And they were little. They were short. Like maybe 15-second songs, 30-second songs. Maybe a minute. And I had gathered, I would record those with a tape recorder. Like an actual cassette tape recorder with the tape in there and I would hit record on the piano and I still have all these tapes of these old recordings. And it was just, same thing. Trial and error, just trying to figure out what sounded good to my ear and kind of emulating other things that I had heard through George Winston and the radio and television and stuff. 

And once I started doing that and once I started composing on my own and doing, that’s what I wanted to do more than anything. Playing other people’s music became sort of a second thing. And then writing my own and coming up with my own melodies was what I did at the piano most growing up.

Christopher: I see. And I’m always fascinated to talk to someone like yourself who comes from almost purely, maybe purely an ear background. In music, we talk a lot about improvising and playing by ear, but we almost always approach it assuming that the student is sheet music trained, and kind of understand how to play what’s written down on the page, and they want to add this skill to their repertoire. And so, we always approach it from the angle of after we break it down to the point where there’s no sheet music in sight anywhere. But we’re kind of still coming from that perspective of how to play the notes you’ve been told to play, now figure out this other thing. And I’m always fascinated to talk to someone like yourself and ask what’s going on in your head when you come to improvise?

And maybe you can think about it in those days and a little bit now too, if it’s changed. But if you’re not thinking in terms of scales or chords or notation, or maybe you are, what’s active in your mind as you touch the keys?

Michele: For me, it’s 100% emotion. It’s how I’m connected to those notes. And I always tell people it was kind of like the Avatar movie where they connect their brains together and then they’d be kind of one mind. That’s sort of what it’s like for me at the piano, and I just sit at the piano and I play notes, and some notes sound better with different chords and some don’t. And some things are really atonal and kind of off and so you know not to go there. And I just kind of play around.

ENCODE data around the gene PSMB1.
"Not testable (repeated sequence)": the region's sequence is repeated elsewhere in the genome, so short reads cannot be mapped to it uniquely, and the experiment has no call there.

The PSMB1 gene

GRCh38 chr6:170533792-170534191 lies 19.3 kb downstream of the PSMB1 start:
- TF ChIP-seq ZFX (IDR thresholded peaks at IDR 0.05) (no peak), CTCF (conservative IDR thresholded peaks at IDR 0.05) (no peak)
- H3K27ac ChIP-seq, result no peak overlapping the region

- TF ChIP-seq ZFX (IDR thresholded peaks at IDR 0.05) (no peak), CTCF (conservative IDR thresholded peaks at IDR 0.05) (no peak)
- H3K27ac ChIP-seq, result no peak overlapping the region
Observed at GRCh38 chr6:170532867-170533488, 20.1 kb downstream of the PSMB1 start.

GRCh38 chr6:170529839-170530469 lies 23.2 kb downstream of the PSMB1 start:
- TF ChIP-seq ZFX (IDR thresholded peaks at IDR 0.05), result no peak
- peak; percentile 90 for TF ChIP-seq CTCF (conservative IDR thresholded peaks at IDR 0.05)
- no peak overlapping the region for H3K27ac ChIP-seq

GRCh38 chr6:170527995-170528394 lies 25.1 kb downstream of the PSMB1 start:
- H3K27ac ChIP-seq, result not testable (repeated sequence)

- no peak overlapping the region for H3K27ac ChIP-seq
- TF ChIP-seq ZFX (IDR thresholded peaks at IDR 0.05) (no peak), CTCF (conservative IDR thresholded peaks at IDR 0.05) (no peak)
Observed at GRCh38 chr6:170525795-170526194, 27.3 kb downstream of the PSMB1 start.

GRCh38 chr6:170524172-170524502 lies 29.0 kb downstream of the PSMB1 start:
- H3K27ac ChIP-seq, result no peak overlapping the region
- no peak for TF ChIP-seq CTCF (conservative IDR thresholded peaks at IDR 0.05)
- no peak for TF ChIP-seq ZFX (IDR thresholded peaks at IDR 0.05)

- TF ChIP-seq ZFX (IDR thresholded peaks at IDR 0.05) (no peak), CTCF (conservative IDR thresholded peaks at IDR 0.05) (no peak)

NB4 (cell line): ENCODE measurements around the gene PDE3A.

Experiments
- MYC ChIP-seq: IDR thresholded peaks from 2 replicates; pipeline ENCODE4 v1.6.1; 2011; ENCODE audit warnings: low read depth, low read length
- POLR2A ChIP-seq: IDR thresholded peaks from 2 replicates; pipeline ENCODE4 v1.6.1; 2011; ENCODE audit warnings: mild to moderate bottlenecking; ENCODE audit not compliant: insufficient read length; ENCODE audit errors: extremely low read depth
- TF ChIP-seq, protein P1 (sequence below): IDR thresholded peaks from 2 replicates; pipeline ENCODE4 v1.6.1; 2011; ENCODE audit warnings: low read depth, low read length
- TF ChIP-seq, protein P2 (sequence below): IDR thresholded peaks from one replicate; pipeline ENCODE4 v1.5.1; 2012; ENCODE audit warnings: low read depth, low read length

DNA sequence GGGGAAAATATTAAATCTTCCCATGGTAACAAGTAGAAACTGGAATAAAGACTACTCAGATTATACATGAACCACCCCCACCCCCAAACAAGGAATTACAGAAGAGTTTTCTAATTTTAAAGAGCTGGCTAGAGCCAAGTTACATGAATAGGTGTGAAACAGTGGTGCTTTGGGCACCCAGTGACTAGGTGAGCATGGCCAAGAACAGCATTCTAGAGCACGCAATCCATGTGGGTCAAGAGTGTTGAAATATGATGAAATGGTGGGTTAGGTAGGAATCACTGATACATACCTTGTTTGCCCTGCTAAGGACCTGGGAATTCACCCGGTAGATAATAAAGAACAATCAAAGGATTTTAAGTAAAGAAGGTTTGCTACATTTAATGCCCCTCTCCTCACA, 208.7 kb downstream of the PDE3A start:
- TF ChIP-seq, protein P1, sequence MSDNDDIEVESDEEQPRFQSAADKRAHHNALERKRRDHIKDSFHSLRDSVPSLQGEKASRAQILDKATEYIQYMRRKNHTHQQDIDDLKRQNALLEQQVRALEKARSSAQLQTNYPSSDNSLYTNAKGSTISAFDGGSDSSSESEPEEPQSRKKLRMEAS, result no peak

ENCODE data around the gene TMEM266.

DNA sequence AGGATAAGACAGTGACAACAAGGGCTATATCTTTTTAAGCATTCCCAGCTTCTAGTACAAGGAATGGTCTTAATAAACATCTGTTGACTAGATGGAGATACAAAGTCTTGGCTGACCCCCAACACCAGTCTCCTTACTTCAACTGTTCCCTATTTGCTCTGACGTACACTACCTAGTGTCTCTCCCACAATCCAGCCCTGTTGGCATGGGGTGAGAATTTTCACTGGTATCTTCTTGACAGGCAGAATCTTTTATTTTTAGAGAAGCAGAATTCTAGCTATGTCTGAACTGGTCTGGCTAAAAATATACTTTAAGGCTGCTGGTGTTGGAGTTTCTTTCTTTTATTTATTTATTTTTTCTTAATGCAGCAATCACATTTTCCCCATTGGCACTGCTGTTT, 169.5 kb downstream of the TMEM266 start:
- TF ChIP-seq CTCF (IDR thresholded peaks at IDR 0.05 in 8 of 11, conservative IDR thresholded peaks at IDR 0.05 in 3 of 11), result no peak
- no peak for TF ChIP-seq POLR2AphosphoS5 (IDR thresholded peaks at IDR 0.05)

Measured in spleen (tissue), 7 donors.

And now in my career, I mean I know my scales a lot more than I did back then. But it’s just, for me it’s just what feels, more than anything, what feels right, and what sounds good to my ear than, “Okay, this is a D major scale and we’re going to go from whatever this note is to here because that’s the proper way to go.” I don’t even really understand it because I’ve never grasped the theory the technicality behind the music. So, my brain doesn’t really understand it in that way.

Christopher: I see. That’s so fascinating that emotion is at the heart. I have read it said of your music that, that is the most striking thing. That it is purely emotion and storytelling, and it’s not all of this kind of clever wizardry in terms of theory or structures or what a lot of solo pianists maybe get pigeonholed into, particularly in Jazz. Like I’m thinking of Jazz, if we’re honest. But that very kind of theoretical, analytical approach to deciding what notes to play and I guess I want to ask this question that might be on the minds of people watching this or listening to this, which is, is there any kind of conscious knowledge or patterns or rules of thumb or anything to let you know, “Okay, now I want to make it, say, happier. Or I want to introduce some tension. These are the notes I should play.” Or is it we’ll let the kind of instinctive subconscious kind of silent, wordless level?